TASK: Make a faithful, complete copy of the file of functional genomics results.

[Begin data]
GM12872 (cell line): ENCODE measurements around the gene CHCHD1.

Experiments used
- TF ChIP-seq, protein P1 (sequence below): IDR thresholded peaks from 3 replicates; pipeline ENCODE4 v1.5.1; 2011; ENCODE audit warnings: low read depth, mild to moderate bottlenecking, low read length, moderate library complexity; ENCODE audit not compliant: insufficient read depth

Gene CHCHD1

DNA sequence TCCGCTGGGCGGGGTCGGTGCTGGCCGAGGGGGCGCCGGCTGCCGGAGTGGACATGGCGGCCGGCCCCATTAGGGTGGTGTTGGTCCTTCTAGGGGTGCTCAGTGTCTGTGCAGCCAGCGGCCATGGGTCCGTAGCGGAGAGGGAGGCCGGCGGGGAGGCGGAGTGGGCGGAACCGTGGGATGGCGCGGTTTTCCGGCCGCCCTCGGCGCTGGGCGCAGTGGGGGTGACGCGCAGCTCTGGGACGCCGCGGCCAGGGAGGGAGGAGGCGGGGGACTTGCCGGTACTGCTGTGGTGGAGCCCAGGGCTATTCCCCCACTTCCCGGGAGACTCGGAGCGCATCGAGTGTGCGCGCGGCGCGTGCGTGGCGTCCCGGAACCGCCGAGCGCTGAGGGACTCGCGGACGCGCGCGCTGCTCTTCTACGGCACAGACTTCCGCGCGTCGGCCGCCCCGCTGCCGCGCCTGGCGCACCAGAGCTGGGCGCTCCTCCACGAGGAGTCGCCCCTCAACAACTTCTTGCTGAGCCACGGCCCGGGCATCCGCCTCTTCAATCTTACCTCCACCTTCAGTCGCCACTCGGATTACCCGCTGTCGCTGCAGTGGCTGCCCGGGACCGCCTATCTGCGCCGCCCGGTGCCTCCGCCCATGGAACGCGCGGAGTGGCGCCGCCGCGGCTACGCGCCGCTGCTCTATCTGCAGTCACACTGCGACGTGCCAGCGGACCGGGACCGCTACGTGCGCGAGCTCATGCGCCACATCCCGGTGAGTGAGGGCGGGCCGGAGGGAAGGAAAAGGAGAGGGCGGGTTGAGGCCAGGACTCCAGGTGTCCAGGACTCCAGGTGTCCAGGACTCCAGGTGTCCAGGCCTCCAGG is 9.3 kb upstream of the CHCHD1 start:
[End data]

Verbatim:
GM12872 (cell line): ENCODE measurements around the gene CHCHD1.

Experiments used
- TF ChIP-seq, protein P1 (sequence below): IDR thresholded peaks from 3 replicates; pipeline ENCODE4 v1.5.1; 2011; ENCODE audit warnings: low read depth, mild to moderate bottlenecking, low read length, moderate library complexity; ENCODE audit not compliant: insufficient read depth

Gene CHCHD1

DNA sequence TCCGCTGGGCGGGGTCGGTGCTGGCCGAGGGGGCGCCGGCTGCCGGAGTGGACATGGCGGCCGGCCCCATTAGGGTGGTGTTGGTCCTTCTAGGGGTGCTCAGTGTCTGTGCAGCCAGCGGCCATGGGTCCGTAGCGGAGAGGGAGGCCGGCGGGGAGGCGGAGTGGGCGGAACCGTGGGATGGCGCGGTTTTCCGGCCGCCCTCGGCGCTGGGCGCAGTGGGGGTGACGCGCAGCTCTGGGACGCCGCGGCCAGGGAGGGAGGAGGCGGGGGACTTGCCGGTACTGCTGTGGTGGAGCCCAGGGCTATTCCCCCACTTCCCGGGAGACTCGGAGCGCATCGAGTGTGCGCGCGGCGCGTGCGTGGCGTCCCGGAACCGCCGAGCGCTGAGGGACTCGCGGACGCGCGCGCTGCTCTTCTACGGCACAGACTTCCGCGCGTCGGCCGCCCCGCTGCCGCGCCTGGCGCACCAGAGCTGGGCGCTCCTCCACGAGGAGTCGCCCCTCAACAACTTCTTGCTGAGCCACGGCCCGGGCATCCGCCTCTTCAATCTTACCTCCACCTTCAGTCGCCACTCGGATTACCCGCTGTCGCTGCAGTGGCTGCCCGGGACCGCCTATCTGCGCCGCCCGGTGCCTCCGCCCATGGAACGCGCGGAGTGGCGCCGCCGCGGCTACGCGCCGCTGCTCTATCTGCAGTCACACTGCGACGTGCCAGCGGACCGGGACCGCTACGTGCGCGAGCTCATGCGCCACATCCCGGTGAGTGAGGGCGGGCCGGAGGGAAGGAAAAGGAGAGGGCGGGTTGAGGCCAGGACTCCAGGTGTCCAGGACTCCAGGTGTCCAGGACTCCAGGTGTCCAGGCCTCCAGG is 9.3 kb upstream of the CHCHD1 start: